Inside A Bitter Artist There May Be A Basic Person

It’s strange to be writing again. It’s strange to be doing anything creative again. It’s strange being a producer, rather than a consumer, a consumer of whatever is out there, whatever is interesting, funny, shocking, outrageous, rather than producing something with any of those qualities.

Producer versus consumer, creator versus commentator, maker versus aggregator, it seemed inconceivable to me over the years to have been the latter in these binaries. I am an artist! I am a creative! I live on a higher plane than others, I said to myself. I don’t have to show up when I consume. I don’t have to know the full story to be a commentator. I don’t have to develop my craft to be an aggregator. Basic powers of cognitive ability and pattern recognition (this makes me angry, this seems to be popular with others) is needed to be the latters.

Credit: Tiberio Gracco

I have changed over the years, ever since the writing of the very first blog post on Blogger. (I’m sure you can find it here in the archives.) Back then, I was a tortured “artist” – being very tortured and producing very little art, except in short and intense spurts. Now, I am a “frustrated” “artist” – not frustrated and not making art. I have however identified too deeply with that frustration such that that frustration has become me. The frustration has solidified into bitterness. It could be possible to find an object of my bitterness, but that would be dishonest. There is no object of my bitterness or frustration, there is no deep existential unease, and I am at peace with myself. But it’s like the smell of shit in a clean bathroom. It stays for a while. And you can’t ignore it unless you’re lazy or delusional.

The truth is that I find it hard to read a book, to sit down and listen to a piece of music, without it intuitively being pushed to a background activity, while I pick up my phone to do something else. Even if it’s just to stare at the Home screen. I find it hard to watch TV. I find it hard to read a magazine or just sitting down with a musical instrument to jam a little bit. Writing is hard. Even journalling parts of ideas or random thoughts seems the last possible choice when I have some downtime because my hands instinctively go to my phone. I wake up and fall asleep to the sight of books, CDs, vinyls, and DVDS, sitting quietly while they gather dust. My apartment has become a museum to and for a person who doesn’t really exist anymore – or is a fugitive in a new, unexpected existence.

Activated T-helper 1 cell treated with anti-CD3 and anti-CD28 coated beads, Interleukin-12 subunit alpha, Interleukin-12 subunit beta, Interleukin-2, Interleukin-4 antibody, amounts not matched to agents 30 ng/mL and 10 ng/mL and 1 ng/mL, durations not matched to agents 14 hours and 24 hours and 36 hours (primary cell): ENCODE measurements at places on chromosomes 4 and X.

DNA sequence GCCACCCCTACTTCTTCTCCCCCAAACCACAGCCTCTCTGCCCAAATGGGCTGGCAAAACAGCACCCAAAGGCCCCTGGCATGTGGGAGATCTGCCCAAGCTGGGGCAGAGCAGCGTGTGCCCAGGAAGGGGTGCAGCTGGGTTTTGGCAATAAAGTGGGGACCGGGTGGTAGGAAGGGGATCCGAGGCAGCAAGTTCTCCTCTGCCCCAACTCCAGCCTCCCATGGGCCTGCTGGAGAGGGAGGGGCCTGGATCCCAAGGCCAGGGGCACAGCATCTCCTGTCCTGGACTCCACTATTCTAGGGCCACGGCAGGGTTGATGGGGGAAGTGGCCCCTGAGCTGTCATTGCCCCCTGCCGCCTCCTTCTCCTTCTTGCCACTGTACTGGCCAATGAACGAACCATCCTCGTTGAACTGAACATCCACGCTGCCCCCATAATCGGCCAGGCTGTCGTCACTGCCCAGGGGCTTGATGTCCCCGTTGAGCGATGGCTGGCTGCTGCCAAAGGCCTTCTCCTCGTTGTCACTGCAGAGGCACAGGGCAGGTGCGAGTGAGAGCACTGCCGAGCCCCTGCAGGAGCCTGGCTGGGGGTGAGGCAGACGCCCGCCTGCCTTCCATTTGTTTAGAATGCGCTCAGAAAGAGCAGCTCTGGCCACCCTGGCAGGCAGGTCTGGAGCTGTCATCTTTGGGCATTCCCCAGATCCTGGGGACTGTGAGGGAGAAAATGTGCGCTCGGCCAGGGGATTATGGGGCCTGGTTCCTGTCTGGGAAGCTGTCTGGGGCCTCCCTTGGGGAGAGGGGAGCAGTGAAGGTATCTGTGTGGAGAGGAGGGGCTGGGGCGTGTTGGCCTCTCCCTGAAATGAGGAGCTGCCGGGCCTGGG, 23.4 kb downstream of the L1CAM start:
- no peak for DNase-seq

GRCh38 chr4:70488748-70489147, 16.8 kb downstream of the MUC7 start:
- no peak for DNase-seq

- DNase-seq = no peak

I am not even bitter like I used to be! I am growing in inner peace and serenity by the day. But it has come at the cost of long years of artistic malnourishment. Nobody can grow on occasional injections of essential vitamins and minerals. I just want to sit on TikTok or YouTube, or scroll through social media, or watch endless streams of videos on Facebook Watch. I have become that person I decried many years ago.

It feels like I am a basic person who has been hiding in a fossil. Maybe I was artistic before and the years in the fossil ate away at me.

Looking Back on the Colories Series

What started off as a curiosity with what could be done with a rubber duck, became a month-long comics series. I have been really moved by people’s reception of the posts, the amount of new people I’ve met on there, and the range of people I’ve encountered.

Yesterday was the last post on Instagram.

seize the sky.
ep 30, Colories

I wanted to reflect on the process, my favorite posts, lessons learned, and what’s next.

The Process